Visual field test
This test is used to see the degree of damage to the optic nerves and the optic chiasma.
Electrocardiogram and echocardiogram
These are performed in the case of cardiac diseases which affects the acromegaly patients.
The main motive of acromegaly treatment is to reduce the levels of GH in the patient body as much as possible and to relieve the pressure exerted on the surrounding structures of the brain.
Since the adenoma in the pituitary is the reason for an enormous amount of GH in the bloodstream, surgery is preferred to excise the tumor. Removal of adenoma from the pituitary is generally performed under common anesthesia wherein the patient is unconscious. This excision of a tumor from the pituitary will relieve the pressure exerted in the surrounding brain regions.
Radiation therapy is done only in people who still have tumor residues even after the surgery. But radiation therapy does not reduce the growth hormone levels, these patients are prescribed to receive the medications to lower the GH levels. There are two types of radiation delivery, conventional and stereotactic.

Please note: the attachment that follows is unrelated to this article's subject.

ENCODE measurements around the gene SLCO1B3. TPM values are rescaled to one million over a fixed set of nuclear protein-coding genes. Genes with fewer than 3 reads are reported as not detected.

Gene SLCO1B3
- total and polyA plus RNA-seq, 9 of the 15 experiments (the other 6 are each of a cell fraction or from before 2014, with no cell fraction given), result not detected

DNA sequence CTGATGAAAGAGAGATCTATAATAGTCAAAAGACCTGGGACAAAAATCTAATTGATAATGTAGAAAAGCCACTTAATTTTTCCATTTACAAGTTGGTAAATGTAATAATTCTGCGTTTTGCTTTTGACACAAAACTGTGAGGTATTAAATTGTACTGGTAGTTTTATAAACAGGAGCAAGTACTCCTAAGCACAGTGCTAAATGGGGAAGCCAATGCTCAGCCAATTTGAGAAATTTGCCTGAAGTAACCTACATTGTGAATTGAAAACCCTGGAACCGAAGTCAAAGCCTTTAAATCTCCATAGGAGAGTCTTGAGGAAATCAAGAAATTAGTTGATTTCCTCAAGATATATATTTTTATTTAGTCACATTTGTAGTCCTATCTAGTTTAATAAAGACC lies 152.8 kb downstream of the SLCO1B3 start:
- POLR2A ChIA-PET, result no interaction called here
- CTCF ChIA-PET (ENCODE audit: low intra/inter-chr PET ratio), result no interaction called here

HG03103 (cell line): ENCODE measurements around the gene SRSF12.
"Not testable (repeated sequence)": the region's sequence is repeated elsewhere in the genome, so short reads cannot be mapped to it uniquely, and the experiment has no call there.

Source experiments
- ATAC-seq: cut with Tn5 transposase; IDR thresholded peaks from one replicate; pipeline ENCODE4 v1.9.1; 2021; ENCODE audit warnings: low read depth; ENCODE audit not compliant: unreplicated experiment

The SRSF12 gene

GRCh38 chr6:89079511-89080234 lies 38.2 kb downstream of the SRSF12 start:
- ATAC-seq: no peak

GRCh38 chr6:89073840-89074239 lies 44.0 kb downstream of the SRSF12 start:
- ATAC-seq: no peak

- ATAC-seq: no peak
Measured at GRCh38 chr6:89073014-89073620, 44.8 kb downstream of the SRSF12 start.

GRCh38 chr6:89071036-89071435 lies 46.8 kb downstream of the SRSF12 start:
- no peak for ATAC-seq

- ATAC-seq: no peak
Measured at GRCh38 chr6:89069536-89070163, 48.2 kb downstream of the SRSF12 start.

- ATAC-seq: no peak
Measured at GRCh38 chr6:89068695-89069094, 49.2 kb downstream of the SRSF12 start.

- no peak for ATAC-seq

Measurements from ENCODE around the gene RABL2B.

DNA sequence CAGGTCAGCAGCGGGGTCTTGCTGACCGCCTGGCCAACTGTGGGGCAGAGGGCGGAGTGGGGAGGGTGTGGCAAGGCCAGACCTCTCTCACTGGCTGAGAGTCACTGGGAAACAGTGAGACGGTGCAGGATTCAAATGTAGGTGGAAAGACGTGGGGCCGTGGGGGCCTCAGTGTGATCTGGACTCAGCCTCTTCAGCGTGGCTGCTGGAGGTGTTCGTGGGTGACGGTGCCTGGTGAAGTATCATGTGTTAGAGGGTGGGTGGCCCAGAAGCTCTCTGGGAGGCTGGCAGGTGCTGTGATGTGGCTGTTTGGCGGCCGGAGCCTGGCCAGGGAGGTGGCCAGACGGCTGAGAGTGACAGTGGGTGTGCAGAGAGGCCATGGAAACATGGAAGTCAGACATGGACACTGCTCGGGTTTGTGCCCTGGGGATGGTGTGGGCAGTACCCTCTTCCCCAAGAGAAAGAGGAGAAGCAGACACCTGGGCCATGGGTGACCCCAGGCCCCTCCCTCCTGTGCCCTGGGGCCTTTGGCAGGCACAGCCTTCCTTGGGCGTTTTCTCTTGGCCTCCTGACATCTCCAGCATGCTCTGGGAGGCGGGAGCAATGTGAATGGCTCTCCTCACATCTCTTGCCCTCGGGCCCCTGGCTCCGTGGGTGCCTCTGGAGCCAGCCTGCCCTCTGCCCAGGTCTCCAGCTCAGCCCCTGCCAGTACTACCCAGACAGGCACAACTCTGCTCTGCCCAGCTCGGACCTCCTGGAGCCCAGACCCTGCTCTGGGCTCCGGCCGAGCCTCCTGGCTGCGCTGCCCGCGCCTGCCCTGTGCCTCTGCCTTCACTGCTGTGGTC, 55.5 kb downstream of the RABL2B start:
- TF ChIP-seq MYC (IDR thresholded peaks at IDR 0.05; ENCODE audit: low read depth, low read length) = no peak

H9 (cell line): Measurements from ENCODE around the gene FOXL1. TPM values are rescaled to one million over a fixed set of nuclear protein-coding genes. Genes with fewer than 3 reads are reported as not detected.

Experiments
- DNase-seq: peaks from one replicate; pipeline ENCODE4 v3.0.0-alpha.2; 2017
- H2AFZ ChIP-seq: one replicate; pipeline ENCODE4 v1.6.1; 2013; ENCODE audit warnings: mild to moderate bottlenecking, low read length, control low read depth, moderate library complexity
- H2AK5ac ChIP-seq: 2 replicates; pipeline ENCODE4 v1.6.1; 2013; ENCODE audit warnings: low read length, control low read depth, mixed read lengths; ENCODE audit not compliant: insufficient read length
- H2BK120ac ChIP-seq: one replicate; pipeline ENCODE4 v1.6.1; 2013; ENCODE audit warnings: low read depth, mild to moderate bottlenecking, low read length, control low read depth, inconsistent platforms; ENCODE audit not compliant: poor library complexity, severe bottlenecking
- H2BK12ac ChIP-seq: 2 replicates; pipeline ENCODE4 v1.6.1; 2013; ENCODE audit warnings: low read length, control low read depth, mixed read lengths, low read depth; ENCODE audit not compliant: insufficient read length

- In conventional delivery, the external beams are allowed to fall on the tumor, but it damages the surrounding tissues. It delivers the small dose of radiations over 4 to 6 weeks.
- In stereotactic delivery allows a definite high beam of radiations on the tumor from different angles. The patient should wear a head frame to become static head
- Bromocriptine or cabergoline suppress the production of growth hormones. These are dopamine agonists.
- Somatostatin analogs are used to inhibit the release of growth hormones normally in the body. One of the somatostatin analogs is Octreotide or lanreotide which controls the release of GH and shrinks the size of a pituitary tumor in one-third of the acromegaly patients.
- GH receptor antagonists (GHRAs), which interfere with the function of GH. One of the GHRAs is Pegvisomant, which directly blocks the growth hormones and reduces the symptoms of acromegaly. It is the selective growth receptor antagonist.
How to prevent acromegaly?
- It is advised to wear a helmet while riding the bike and to be a safeguard from hitting the skull or damage to the head part of the body. Because the damages to pituitary gland will develop tumor or loss in regulation of GH levels in the blood.
- Other than escaping from head injuries, there are no preventive methods for Acromegaly.
- Early detection may help to reduce the severity of the complications of acromegaly.